How do you foster growth in your engineers? It’s a question I grapple with as a team leader at PEAK6. I strongly believe that mature, self-organized and motivated teams are the best way to deliver quality products. And while teams are more than the sum of the individuals who comprise them, growth, learning and advancement for individuals are great for both the one and the many.

The most effective habits create a positive feedback loop where the team supports the growth of the individual, which in turn enhances the team. These four habits have served me and, more importantly, the teams I’ve led and have been a part of, well.

4 Habits that Foster Growth in Your Engineers

  1. Separate owning and doing.
  2. Rotate production support.
  3. Reimagine tasks as opportunities.
  4. Write everything down.


1. Separate Owning and Doing

One of the best ways to grow as an engineer is to own the design and delivery of a feature. Owning a feature includes a lot of responsibilities outside of writing the code that powers that feature. It starts with partnering with a product owner or customer to understand the need and provide different options to satisfy that need. And even after the feature is shipped, owning means also helping with demos, onboarding or preparing marketing material.

In this way, the engineer owning the feature exercises many critical muscles, including leadership and design abilities. Especially when paired with the backing of an entire team and a manager, feature ownership gives less-experienced engineers a safety net to take risks and stretch themselves.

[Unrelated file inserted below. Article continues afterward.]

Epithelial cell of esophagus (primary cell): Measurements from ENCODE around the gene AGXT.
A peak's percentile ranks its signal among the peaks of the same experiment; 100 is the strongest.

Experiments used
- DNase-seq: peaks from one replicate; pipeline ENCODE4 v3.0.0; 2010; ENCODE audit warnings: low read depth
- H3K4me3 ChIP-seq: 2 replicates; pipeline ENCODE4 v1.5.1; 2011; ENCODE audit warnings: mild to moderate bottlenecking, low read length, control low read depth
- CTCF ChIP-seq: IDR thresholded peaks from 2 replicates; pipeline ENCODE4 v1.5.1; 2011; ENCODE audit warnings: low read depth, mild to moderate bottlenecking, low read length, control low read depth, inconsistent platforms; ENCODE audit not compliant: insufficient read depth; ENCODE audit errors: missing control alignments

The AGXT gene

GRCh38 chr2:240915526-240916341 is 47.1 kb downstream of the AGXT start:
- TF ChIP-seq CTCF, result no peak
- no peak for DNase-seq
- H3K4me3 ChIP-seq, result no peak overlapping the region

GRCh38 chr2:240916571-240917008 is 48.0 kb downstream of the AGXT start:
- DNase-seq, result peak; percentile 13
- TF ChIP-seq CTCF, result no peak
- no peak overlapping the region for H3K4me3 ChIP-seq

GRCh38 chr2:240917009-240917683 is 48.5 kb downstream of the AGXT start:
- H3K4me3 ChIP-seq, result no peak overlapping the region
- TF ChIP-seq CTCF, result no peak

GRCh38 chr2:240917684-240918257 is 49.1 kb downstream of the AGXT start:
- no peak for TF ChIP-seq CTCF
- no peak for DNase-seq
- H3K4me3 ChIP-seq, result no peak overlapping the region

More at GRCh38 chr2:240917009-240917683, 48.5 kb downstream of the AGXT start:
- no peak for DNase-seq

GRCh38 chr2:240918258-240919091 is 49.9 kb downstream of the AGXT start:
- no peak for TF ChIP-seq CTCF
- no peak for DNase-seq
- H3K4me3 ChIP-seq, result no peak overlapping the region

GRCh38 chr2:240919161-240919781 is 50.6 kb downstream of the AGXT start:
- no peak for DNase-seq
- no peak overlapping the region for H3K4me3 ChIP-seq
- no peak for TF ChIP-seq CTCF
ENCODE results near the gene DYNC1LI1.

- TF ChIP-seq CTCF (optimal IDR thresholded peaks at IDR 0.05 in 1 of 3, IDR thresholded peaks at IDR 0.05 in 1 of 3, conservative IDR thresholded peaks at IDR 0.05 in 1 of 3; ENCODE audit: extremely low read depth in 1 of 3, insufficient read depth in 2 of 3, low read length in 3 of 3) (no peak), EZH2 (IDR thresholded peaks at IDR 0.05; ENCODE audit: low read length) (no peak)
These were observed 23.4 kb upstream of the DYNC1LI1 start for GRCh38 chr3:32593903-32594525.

But if owning also includes doing all the work to bring that feature to life, few engineers can take advantage of the growth opportunity. They’re simply too buried with work. It could also include intimidating moments, such as presenting a design document for feedback the first time.

For those reasons, an owner should seek to be responsible for everything getting done as opposed to responsible for doing everything.


Tips for Success

To avoid engineers from getting too buried with work, I like to use frameworks like messy opinion/neat ownership or request for comment or RFC-driven development that allow for collaborative design while empowering an individual to own the decision.

On the delivery side, there are even more strategies software engineers use to collaboratively deliver work: pairing, swarming, mobbing, splitting, tasking. These tools are regimented approaches to problem-solving that can help an engineering manager or team lead spread out ownership while keeping the entire team engaged and allowing senior engineers to coach and guide the technical direction.

On a team I managed recently, a fresh-out-of-college hire owned a large, fundamental feature on a service owned by a team with multiple senior engineers. He was responsible for writing a design document, soliciting and incorporating feedback, and updating it as the implementation progressed. He did some of the development, but the largest value he provided was understanding the different streams of work and how they came together. There
s no way he could have designed and delivered this on his own, but by separating owning from doing, he was able to gain the experience of effectively owning the feature.